7 Hallmarks of Great Developers
There is no greatness where there is no simplicity, goodness, and truth.
There is a lot of talk about greatness. For instance, many have said Tom Brady is the best Quarterback that ever lived. He has many Super Bowl wins. He also has some great statistics as well. As a displaced Bears fan I think of great players like Walter Payton. In sports, we have statistics and championships. Software development is a bit different. It is hard to compare people in a similar fashion. Let’s go over a few criteria that can highlight a great developer.
Why start with humble? To become a great developer we start here as without it you will never get passed well. I have worked with some sharp developers. They, unfortunately, didn’t have a humble bone in their body. Many were quite full of themselves. Like a Greek tragedy, these people always had a fall from the ranks. Some went down in a blaze of glory. An exit from the organization that is inglorious. Humble people realize their mistakes quickly and learn from them.
I used to be an avid listener to Glenn Haege America’s Master Handyman, or that is how he labeled himself. He would say if you want great results you need specific and clear guidance. General advice would get you general results. Great developers have clarity in their work. They understand what they need to do. I have done a poor job with this in the past. I assumed what I thought the correct outcome was and missed the mark. An experienced developer will ask more questions to achieve clarity.
John Wooden famously started his basketball players out with tying their laces. As they point out in this New York Times obituary, “Coach Wooden did not start with layups or defense. That was too far advanced. He started with shoelaces.” Mastering the basics is a must for a great developer too. They know their tools IDEs or Integrated Development Environment, command line tools, and their languages of choice.
Technology changes at light speed. It can get overwhelming if you are not driven to keep learning. The curiosity of how technologies work pushes developers to look for new items to learn. As you learn more you begin to see where technical choices can be important.
Technology people get a bad rap. There is a stereotype that most developers are poor communicators. To be effective at our work though we need to develop proper communication skills. I recommend Toastmasters to many people I have met. To speak well and ask good questions can help you in any walk of life. Developers need to be able to understand and question assumptions with their communication skills.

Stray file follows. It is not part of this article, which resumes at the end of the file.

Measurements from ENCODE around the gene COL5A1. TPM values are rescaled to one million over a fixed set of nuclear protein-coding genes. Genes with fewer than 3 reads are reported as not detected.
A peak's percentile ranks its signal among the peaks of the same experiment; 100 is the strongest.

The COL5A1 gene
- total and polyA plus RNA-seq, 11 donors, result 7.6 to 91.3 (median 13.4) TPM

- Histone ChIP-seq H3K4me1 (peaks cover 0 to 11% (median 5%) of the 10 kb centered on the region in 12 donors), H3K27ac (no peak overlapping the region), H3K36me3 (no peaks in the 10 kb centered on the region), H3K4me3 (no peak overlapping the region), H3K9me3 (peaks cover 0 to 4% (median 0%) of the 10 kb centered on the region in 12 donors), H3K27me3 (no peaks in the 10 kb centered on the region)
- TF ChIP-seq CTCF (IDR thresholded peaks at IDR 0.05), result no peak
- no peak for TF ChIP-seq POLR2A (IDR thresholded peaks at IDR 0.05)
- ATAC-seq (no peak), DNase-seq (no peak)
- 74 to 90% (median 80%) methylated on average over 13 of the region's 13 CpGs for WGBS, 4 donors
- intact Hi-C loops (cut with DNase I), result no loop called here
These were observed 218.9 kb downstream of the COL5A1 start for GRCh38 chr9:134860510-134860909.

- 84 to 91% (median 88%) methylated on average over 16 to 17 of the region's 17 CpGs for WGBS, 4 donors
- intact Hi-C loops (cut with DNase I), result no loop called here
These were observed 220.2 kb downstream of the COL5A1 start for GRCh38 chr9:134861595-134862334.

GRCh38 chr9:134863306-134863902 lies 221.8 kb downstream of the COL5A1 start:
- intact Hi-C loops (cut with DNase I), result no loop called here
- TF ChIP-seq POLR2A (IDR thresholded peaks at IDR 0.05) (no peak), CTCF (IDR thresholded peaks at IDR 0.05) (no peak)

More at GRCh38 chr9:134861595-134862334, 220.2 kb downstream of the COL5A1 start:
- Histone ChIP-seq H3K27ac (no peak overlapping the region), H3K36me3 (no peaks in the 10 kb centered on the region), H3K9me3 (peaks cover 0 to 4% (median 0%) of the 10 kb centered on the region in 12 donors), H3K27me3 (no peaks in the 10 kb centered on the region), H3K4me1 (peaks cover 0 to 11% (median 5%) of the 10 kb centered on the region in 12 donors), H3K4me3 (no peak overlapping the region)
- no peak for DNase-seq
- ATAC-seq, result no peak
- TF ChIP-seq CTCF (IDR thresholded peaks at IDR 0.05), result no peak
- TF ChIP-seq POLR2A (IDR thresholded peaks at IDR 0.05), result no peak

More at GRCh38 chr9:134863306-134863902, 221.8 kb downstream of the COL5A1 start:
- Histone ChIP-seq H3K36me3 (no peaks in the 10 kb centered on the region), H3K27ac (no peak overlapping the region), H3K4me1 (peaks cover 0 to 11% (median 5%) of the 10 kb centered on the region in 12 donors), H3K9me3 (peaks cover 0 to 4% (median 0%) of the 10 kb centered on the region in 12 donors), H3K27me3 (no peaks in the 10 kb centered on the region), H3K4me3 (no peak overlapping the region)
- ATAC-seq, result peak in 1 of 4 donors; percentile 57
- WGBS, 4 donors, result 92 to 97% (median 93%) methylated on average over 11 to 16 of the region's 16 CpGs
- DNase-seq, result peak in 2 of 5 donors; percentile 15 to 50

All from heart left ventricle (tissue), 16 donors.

I have been a poor receiver of feedback in my life. Coaching people I have learned how valuable that can be. Recently for a corporate client, I reviewed the book Thanks for the Feedback. They focus on the receiver being able to comprehend the feedback properly. As a technical professional, I need to be in the right frame of mind for the feedback. We need to be willing to learn from the feedback of our teammates.
Cal Newport discusses Deliberate Practice in his book So Good They Can’t Ignore You. This is having the discipline to practice your craft daily. Cal discusses World Class Chess players and how they got there. They have to do more than just simple routines repeatedly. They need to expand their skillset continually.
Similar to sports I have rarely worked with true great developers. Some people have a few of these qualities but not all. Many of them lack being humble. They get a little full of themselves. Others seem to lack communication skills or are unable to handle any feedback. It is important to point out that these traits can be developed. If you coach a developer they may learn to develop these characteristics.
Originally posted on MyITCareerCoach.com